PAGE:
Ironically, a now-fallen former gay rights advocate in Russia recently told a Kremlin propaganda network that the anti-gay law would never be used in practice. In the few weeks since he made that incredible comment the law has now been invoked twice, the first time against a 24 year old young man who staged a one-man protest for human rights.

Here’s the official trailer for Les Chanson d’Amour, which interestingly, as an aside, seems to exclude the boy-boy aspects of the story, while having no problem showing the girl-on-girl – though fortunately Chris Geidner found a few additional videos, one of which follow the trailer below:


Follow me on Twitter: @aravosis | @americablog | @americabloggay | Facebook | Google+. John Aravosis is the editor of AMERICAblog, which he founded in 2004. He has a joint law degree (JD) and masters in Foreign Service from Georgetown (1989); and worked in the US Senate, World Bank, Children's Defense Fund, and as a stringer for the Economist. Frequent TV pundit: O'Reilly Factor, Hardball, World News Tonight, Nightline & Reliable Sources. Bio, .

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  • http://www.rebeccamorn.com/mind BeccaM

    My only complaint about the ‘old’ WQED was when I moved to the far eastern part of the state after college and learned the New Jersey PBS stations were showing Doctor Who — a program I never knew existed until a co-worker told me about it.

  • jomicur

    I remember the “old” WQED too, and very fondly. My assessment of what they used to be, back in the 60s, 70s and early 80s, matches yours exactly. But they have morphed into one of the waste-iest bits of the vast wasteland. I swear, the edgiest thing they air now is Sesame Street. And even though the top post there is now filed by an out lesbian, there is virtually NO LGBT programing. Oh yes–and they do one of their damned pledge periods, with even blander programming than usual, every two to three weeks. I can’t remember the last time I did anything but surf past WQED–quickly.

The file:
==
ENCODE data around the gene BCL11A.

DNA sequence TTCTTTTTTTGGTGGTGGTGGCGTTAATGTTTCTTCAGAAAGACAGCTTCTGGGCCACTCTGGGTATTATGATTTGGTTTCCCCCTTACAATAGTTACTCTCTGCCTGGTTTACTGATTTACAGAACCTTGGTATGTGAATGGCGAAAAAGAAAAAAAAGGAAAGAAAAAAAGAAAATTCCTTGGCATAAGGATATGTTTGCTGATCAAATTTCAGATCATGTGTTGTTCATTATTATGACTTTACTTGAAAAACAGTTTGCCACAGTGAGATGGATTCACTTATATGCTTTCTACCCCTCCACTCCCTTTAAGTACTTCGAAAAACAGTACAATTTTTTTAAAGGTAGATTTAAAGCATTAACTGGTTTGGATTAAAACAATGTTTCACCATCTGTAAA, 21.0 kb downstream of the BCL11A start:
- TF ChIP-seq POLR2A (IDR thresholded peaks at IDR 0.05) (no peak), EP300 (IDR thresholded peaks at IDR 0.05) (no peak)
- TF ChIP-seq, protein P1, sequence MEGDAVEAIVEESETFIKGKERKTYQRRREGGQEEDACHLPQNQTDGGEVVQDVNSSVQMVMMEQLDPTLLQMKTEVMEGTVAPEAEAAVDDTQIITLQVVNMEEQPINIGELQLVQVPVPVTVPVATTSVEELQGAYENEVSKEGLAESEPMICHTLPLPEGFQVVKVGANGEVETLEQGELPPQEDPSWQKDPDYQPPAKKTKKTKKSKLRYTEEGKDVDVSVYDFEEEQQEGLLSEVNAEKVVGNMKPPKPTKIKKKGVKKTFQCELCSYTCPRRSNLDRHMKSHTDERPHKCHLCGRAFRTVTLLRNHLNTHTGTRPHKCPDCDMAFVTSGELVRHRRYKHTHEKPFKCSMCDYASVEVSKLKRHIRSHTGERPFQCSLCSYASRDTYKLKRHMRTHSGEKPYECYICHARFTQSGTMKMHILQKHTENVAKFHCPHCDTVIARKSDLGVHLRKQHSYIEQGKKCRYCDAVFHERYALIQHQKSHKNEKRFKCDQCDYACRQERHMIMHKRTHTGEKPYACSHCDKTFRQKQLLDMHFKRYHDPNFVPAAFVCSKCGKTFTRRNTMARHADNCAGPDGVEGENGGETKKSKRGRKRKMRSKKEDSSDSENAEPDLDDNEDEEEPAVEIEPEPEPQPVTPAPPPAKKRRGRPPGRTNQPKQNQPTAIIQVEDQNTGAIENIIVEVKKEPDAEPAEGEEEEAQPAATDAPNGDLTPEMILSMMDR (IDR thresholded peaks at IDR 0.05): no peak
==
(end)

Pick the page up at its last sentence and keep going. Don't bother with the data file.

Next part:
• goulo

    > the technology required to enforce the blacklist would give the
    government the infrastructure it needs to monitor Russian Internet
    activity on a massive scale, “spying on millions of Russians.”

    Sadly, the US doesn’t have a leg to stand on now, in terms of criticizing other governments for spying on their citizens’ Internet activity. Thanks, Bush and Obama… :/

  • Indigo

    A year from now will make a big difference. The faux-lympics will be over, the money will be safely tucked away in the Caymans, and the pogrom will have run its course. Then Putin can proudly proclaim that just like in Iran, there are no homosexuals in Russia.

  • http://AMERICAblog.com/ John Aravosis

    Yup. This may be working for the home audience, but damn they couldn’t be worse PR people internationally. The Soviets were far better at being evil.

  • emjayay